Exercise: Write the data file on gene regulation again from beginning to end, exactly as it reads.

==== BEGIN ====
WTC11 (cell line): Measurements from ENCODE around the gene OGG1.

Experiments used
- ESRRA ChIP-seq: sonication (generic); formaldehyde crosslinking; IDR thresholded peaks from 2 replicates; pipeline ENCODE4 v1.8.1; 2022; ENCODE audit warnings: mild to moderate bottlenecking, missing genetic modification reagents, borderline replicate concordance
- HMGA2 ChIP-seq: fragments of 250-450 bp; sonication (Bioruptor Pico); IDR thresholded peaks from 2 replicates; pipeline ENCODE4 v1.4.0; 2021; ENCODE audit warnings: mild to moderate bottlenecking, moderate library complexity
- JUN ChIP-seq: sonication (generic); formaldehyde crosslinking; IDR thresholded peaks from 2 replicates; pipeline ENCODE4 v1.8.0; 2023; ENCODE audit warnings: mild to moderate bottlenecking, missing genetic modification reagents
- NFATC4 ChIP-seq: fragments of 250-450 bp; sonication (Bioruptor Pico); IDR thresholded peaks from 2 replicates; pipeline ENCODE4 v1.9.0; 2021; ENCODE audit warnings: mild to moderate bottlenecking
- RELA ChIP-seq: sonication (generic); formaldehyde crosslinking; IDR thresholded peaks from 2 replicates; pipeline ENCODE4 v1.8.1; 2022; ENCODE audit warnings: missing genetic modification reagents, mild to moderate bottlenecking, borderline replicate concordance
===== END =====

WTC11 (cell line): Measurements from ENCODE around the gene OGG1.

Experiments used
- ESRRA ChIP-seq: sonication (generic); formaldehyde crosslinking; IDR thresholded peaks from 2 replicates; pipeline ENCODE4 v1.8.1; 2022; ENCODE audit warnings: mild to moderate bottlenecking, missing genetic modification reagents, borderline replicate concordance
- HMGA2 ChIP-seq: fragments of 250-450 bp; sonication (Bioruptor Pico); IDR thresholded peaks from 2 replicates; pipeline ENCODE4 v1.4.0; 2021; ENCODE audit warnings: mild to moderate bottlenecking, moderate library complexity
- JUN ChIP-seq: sonication (generic); formaldehyde crosslinking; IDR thresholded peaks from 2 replicates; pipeline ENCODE4 v1.8.0; 2023; ENCODE audit warnings: mild to moderate bottlenecking, missing genetic modification reagents
- NFATC4 ChIP-seq: fragments of 250-450 bp; sonication (Bioruptor Pico); IDR thresholded peaks from 2 replicates; pipeline ENCODE4 v1.9.0; 2021; ENCODE audit warnings: mild to moderate bottlenecking
- RELA ChIP-seq: sonication (generic); formaldehyde crosslinking; IDR thresholded peaks from 2 replicates; pipeline ENCODE4 v1.8.1; 2022; ENCODE audit warnings: missing genetic modification reagents, mild to moderate bottlenecking, borderline replicate concordance